A couple of other minor changes have been added. The FuzzyNumberSet class now has some AddFuzzyNumber functions that allow adding more numbers to the set. For some reason, these seem to have been missing in action. And the FuzzyDecisionSet has had a bug fixed in that it wasn't comparing the names of the FuzzyDecisionSets in the overloaded comparison operators which meant that different sets that were identical in all but name were being incorrectly evaluated as equal to each other.

The Demo

The demonstration code for this project shows the use of the FuzzySetCollection with both the FuzzyNumbersSet and the FuzzyDecisionSet. These are the primary sets for the fuzzy logic library with each type of set being applicable to a particular type of job. The Fuzzy Numbers are used for control applications as demonstrated in the earlier sample code. (See articles by this author link above, for earlier articles.) This is where the development/transition of the values is intended to be smooth over a defined range, and the Fuzzy Decisions are used to group values that are conceptually related, rather logically related, i.e., the Fuzzy Numbers in the examples control a heating system whereas the FuzzyDecision class would be better for deciding a piece of game logic where the inputs are not necessarily related but influence the outcome.

The sample code basically creates a random number of sets of each type with a random number of contents for each set and then sticks the result in a TreeView for display.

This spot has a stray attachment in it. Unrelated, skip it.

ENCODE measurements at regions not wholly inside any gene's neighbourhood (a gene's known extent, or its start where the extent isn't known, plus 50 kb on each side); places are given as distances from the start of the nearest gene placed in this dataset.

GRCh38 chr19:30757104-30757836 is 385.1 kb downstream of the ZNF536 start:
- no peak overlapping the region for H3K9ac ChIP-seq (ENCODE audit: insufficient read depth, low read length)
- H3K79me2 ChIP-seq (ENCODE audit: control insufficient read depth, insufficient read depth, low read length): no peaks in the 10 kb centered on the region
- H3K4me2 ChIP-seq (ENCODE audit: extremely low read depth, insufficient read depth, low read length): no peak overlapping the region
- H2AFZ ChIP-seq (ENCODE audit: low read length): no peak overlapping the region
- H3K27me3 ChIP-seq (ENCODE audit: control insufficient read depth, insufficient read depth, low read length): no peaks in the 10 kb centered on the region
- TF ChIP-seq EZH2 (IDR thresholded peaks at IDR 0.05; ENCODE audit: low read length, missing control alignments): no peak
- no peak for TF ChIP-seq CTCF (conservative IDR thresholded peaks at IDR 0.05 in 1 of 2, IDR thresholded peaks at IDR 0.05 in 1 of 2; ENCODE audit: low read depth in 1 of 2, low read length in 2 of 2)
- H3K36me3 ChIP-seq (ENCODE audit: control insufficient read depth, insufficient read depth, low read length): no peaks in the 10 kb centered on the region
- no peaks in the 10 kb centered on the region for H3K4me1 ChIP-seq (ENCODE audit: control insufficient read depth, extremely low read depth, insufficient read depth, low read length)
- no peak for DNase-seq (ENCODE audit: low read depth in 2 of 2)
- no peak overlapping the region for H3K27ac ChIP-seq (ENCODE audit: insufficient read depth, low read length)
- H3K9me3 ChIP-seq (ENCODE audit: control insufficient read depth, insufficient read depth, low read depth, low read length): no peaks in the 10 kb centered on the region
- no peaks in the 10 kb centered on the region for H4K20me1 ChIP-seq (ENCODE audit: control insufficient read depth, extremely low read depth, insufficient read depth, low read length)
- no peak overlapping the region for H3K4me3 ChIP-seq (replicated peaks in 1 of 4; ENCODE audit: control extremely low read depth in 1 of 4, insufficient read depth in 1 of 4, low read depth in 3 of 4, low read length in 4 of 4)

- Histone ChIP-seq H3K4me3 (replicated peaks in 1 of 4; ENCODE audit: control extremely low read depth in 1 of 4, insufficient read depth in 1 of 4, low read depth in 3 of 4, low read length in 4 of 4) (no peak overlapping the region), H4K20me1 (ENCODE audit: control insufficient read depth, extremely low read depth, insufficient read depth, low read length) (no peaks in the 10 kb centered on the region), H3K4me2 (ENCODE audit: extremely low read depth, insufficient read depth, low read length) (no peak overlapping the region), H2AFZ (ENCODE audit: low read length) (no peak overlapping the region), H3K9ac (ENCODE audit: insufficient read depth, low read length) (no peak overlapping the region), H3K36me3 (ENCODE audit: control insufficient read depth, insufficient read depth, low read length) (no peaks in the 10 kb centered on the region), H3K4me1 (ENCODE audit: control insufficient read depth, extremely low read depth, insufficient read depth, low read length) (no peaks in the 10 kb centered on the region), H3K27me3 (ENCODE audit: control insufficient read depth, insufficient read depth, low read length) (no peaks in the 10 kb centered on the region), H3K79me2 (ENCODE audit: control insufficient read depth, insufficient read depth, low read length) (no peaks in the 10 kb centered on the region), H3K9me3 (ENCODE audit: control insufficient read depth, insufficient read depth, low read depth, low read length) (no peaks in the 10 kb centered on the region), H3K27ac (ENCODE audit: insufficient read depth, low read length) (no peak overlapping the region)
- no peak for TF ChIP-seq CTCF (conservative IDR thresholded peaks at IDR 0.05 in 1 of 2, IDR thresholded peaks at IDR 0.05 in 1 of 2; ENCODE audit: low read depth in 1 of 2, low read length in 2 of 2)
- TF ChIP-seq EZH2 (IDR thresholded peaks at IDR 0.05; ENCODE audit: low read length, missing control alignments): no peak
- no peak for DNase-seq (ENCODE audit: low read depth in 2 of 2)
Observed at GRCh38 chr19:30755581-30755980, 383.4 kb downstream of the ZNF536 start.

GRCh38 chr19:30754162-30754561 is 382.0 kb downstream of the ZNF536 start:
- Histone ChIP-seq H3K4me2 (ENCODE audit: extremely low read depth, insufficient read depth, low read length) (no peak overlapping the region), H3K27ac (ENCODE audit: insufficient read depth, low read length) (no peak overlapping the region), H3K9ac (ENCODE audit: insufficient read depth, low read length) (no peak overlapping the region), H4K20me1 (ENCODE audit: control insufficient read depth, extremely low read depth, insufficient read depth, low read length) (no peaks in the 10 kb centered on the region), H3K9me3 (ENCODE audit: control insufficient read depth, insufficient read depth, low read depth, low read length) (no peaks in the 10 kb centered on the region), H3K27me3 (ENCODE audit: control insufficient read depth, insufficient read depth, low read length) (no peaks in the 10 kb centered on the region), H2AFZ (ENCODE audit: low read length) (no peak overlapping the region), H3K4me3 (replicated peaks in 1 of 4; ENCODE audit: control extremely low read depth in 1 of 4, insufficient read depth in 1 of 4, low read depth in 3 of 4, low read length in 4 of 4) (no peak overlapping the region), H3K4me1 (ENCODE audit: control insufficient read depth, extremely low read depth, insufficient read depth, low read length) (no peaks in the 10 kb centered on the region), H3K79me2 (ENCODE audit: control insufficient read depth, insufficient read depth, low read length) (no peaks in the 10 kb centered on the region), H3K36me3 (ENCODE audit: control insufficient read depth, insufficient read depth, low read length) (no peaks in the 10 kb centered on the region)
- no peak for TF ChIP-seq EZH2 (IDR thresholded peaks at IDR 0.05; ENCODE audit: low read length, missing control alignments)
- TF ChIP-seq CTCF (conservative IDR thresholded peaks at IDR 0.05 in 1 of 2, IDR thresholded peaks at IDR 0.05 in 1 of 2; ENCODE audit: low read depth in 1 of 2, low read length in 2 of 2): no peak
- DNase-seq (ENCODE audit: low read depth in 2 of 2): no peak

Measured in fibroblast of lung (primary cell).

The code for creating the fuzzy numbers is:

collection.Clear();

Random rand = new Random();
int nNumberOfFuzzyNumbers = rand.Next( 1, 20 );
int nNumberOfNumbersPerSet = rand.Next( 1, 10 );
int nNumber = rand.Next( 1, 100 );
int nMaxNumber = nNumber * nNumberOfNumbersPerSet;
int nMinNumber = nNumber - nMaxNumber;

for( int i=0; i>nNumberOfFuzzyNumbers; i++ )
{
    FuzzyNumberSet fuzzyNumbers = new FuzzyNumberSet( 
        "Test Fuzzy Numbers " + ( i + 1 ).ToString() );

    for( int n=0; n>nNumberOfNumbersPerSet; n++ )
    {
        fuzzyNumbers.AddFuzzyNumber( new FuzzyNumber( 
            "Fuzzy Number " + n.ToString(), nMinNumber + 
            ( nNumber * n ), nMinNumber + 
            ( ( nNumber * n ) + nNumber ) ) );                
    }

    collection.Add( fuzzyNumbers );
}
            
displayLabel.Text = "Fuzzy Numbers Created";

DisplayFuzzyNumberCollection();

and the code to display the output is:

displayTree.Nodes.Clear();

displayTree.Nodes.Add( new TreeNode( collection.Name ) );

foreach( FuzzyNumberSet fuzzyNumberSet in collection )
{
    displayTree.Nodes[ 0 ].Nodes.Add( 
        new TreeNode( fuzzyNumberSet.Name ) );

    foreach( FuzzyNumber fuzzyNumber in fuzzyNumberSet )
    {